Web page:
Whether or not you need weep holes on your tiled roof is a topic of much debate within the roofing community.
A weep hole is a nail sized hole in the top ridge pointing of a tiled roof, they are made every 30cm, and are along the ridge pointing. These holes allow water to escape, as a result the ridge point stays dry. It is crucial that ridge pointing stays dry, because the bedding holding this part of the roof together is cement. Cement, although strong, is porous, which means it has lots of little holes in it, and as a result allows water to soak in. When water soaks into the concrete it accumulates and resulting in cracking and other issues.
When flexible pointing was introduced people assumed that weep holes would be redundant, because who wants holes in their roof? However this theory relies on the fact that the flexible pointing will uphold its integrity until the end of time. Flexible pointing manufacturers recommend that you still use weep holes, and we agree, we put them in all our tiled roofing.
Tile Roof Weep Holes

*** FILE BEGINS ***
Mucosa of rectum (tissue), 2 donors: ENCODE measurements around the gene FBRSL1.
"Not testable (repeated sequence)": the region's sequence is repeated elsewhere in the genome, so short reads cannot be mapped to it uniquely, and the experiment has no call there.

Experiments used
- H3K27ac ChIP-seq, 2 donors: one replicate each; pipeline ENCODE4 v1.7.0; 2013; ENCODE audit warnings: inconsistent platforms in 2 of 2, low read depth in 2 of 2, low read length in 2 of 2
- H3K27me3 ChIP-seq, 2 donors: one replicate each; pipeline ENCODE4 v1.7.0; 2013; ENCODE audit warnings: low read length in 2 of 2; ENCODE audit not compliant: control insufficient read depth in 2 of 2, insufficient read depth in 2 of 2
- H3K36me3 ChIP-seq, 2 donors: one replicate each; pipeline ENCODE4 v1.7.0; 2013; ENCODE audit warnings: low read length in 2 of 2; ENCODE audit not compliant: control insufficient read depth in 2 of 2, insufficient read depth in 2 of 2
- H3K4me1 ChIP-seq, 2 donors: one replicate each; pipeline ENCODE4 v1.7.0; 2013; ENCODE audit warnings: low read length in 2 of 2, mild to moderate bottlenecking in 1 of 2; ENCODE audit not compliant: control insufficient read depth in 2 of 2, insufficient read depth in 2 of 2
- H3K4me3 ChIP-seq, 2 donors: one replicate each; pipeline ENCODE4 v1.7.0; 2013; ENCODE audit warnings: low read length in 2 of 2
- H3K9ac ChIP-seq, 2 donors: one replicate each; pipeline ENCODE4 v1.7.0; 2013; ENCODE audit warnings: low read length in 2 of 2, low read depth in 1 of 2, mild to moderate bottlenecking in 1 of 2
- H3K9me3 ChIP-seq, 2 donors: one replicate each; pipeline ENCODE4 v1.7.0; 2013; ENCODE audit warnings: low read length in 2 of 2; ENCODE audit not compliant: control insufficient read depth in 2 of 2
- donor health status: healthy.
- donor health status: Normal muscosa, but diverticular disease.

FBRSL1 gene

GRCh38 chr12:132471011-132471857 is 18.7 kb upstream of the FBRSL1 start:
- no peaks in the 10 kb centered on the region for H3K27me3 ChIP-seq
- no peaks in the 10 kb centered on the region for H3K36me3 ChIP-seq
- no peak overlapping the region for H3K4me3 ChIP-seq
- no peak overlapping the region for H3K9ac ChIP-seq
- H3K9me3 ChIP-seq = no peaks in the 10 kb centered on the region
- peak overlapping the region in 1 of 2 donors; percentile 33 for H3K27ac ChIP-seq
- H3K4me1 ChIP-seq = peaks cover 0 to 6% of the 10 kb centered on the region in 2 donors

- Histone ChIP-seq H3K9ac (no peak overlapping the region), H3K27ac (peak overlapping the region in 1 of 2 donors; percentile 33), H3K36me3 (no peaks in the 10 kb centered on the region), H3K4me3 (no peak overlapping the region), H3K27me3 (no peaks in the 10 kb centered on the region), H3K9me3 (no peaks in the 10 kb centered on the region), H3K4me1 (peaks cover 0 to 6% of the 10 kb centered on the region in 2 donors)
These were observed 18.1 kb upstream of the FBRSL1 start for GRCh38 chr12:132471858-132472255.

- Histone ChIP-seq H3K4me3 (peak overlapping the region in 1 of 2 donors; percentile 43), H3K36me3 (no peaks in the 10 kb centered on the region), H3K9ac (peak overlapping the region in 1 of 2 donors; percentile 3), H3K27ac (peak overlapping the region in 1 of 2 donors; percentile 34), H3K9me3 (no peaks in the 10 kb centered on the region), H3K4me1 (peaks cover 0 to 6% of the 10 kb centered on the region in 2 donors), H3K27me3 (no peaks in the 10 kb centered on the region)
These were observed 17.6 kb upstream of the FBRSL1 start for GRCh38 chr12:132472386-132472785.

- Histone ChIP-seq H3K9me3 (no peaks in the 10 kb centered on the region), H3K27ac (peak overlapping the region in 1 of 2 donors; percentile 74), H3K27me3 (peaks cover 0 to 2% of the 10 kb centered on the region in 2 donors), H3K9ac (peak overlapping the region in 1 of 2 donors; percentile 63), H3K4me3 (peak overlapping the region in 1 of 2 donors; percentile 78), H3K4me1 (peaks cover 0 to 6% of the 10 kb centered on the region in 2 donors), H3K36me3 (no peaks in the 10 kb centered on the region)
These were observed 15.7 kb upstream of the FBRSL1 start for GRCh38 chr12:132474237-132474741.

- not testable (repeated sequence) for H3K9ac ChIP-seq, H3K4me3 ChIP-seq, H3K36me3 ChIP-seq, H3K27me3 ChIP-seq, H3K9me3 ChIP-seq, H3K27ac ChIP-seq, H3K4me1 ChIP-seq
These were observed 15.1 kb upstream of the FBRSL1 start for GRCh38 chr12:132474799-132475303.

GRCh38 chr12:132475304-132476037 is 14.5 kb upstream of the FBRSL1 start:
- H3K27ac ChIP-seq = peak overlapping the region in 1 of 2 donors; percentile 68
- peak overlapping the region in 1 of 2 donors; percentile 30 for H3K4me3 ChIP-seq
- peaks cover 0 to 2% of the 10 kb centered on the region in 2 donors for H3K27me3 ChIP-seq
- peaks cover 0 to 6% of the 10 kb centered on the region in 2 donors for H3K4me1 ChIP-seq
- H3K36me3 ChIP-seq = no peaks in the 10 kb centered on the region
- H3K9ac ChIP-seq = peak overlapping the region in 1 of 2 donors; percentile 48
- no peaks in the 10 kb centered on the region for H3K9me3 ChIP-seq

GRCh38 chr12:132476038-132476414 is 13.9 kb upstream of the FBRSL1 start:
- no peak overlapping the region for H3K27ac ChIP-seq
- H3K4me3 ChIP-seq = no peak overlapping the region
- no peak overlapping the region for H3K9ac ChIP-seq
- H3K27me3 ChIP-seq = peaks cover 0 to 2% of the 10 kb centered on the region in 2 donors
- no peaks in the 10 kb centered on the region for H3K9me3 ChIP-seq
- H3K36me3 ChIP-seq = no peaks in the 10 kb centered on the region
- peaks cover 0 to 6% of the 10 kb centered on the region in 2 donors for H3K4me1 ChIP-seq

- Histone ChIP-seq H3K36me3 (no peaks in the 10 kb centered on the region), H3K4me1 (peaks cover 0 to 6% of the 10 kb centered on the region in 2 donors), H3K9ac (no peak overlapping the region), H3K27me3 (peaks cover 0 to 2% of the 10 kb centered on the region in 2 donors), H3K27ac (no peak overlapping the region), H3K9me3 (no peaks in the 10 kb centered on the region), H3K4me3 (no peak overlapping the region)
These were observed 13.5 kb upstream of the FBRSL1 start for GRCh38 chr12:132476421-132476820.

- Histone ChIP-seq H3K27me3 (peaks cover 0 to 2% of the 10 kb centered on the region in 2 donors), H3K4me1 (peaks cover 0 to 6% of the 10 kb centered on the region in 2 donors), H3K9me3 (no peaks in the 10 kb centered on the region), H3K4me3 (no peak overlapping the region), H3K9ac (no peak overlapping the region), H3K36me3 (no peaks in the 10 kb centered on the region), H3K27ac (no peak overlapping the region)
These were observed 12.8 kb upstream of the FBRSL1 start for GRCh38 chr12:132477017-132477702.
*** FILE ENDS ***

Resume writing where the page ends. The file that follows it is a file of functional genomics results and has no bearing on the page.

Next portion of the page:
Weep holes are an interesting topic within the roofing community, because different companies may have differing opinions. Here’s some frequently asked questions we get about weep holes.
What happens if a weep hole gets blocked?
Weep holes are designed to let water out, if a weep hole is blocked the water can go back into your roof . If water is trapped under your tiles it can be detrimental, because it can cause structural damage to your property.
Are there Australian Standards for weep holes?
The Australian Building Code states: “Australian Standards 3700 – 2011 Section 4.7. 2: Weep holes shall be provided wherever it is necessary to drain moisture from or through masonry construction